A white kitty saved a poor Buddhist temple from ruin in the early Edo Period. That is the story behind Gotokuji Temple in Tokyo’s Setagaya city, known as a home of “Manekineko” or beckoning cat. In Japan, the cat figurines are often seen at the entrances of restaurants and shops because they are believed to bring luck, money and customers. But it is overwhelming that hundreds of “Manekineko” welcome visitors of the temple in a quiet residential area.
There are many folktales about the origin of “Manekineko.” Although the story of Gotokuji Temple is just one of them, the temple is very serious about cats. It has a small temple that enshrines the deity of “Manekineko.” Beside the place, there are shelves for the cat figurines to be dedicated by people as a sign of gratitude when their wishes are fulfilled. The three-story pagoda built in 2006 has the statue of the deity and carved decorations of cats.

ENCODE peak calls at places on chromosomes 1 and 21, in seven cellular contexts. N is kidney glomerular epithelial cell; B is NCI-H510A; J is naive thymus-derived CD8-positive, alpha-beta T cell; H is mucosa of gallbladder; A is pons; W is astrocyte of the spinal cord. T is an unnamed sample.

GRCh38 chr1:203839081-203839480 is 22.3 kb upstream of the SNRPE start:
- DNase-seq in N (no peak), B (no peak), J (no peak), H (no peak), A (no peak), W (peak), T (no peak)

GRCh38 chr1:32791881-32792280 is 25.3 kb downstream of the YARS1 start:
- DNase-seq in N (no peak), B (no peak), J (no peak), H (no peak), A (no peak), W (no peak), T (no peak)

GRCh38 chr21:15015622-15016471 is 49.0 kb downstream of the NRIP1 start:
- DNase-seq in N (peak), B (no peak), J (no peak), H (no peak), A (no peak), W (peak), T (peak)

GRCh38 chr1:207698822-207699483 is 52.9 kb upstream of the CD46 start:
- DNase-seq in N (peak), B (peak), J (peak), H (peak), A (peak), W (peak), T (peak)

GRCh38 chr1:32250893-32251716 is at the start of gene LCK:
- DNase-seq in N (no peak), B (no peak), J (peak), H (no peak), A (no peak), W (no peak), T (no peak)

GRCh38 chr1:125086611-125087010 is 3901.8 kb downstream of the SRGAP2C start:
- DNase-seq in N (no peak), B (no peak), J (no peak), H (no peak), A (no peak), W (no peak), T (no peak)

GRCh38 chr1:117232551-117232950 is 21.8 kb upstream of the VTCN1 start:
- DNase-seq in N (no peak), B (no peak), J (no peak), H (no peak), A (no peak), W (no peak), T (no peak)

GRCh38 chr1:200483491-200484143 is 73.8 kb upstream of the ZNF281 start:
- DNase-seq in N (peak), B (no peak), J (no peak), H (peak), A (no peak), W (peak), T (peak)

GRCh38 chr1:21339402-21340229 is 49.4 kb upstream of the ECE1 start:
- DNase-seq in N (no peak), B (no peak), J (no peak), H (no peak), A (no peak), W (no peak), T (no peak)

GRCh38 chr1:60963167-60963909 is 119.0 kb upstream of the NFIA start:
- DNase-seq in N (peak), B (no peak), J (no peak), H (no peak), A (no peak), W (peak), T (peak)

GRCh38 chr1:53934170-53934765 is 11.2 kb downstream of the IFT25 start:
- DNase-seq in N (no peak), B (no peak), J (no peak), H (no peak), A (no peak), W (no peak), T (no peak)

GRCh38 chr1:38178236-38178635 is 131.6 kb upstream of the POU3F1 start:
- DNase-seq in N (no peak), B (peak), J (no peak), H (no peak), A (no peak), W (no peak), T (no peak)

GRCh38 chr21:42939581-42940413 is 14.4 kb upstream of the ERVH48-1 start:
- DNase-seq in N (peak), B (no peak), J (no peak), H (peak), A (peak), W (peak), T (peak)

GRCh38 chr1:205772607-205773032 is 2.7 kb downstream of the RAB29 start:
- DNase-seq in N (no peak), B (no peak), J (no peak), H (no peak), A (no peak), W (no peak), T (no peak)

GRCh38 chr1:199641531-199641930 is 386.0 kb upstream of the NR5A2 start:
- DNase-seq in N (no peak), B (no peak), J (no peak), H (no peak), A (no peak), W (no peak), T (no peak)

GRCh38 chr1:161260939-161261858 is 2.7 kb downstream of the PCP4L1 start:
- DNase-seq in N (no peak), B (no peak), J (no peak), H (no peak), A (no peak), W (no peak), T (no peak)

Here is the story dating back to the early 1600s. A samurai walked by the predecessor of Gotokuji Temple. He saw the temple’s pet cat beckon to him in front of its gate and decided to take a rest there. Soon after being served by the chief priest, clouds covered the sky and a thunderstorm arrived. This samurai happened to be Naotaka Ii, the feudal lord that owned the Setagaya area. Naotaka was so impressed that he gave a lot of donations to the poverty-stricken temple and made it his family temple. The name Gotokuji comes from Naotaka’s Buddhist name. After the cat died, the “Manekineko” temple was built there.
Gotokuji Temple’s “Manekineko” looks graceful with its pure white color and doesn’t have such attachments as “koban” gold coins. It raises its right paw as left hands are considered unclean in the ethics of the samurai society. It is generally believed that those raising their right paws bring luck and money, and those raising their left paws bring people. The temple sells eight different sizes of “Manekineko” at prices ranging from 300 yen to 5,000 yen.
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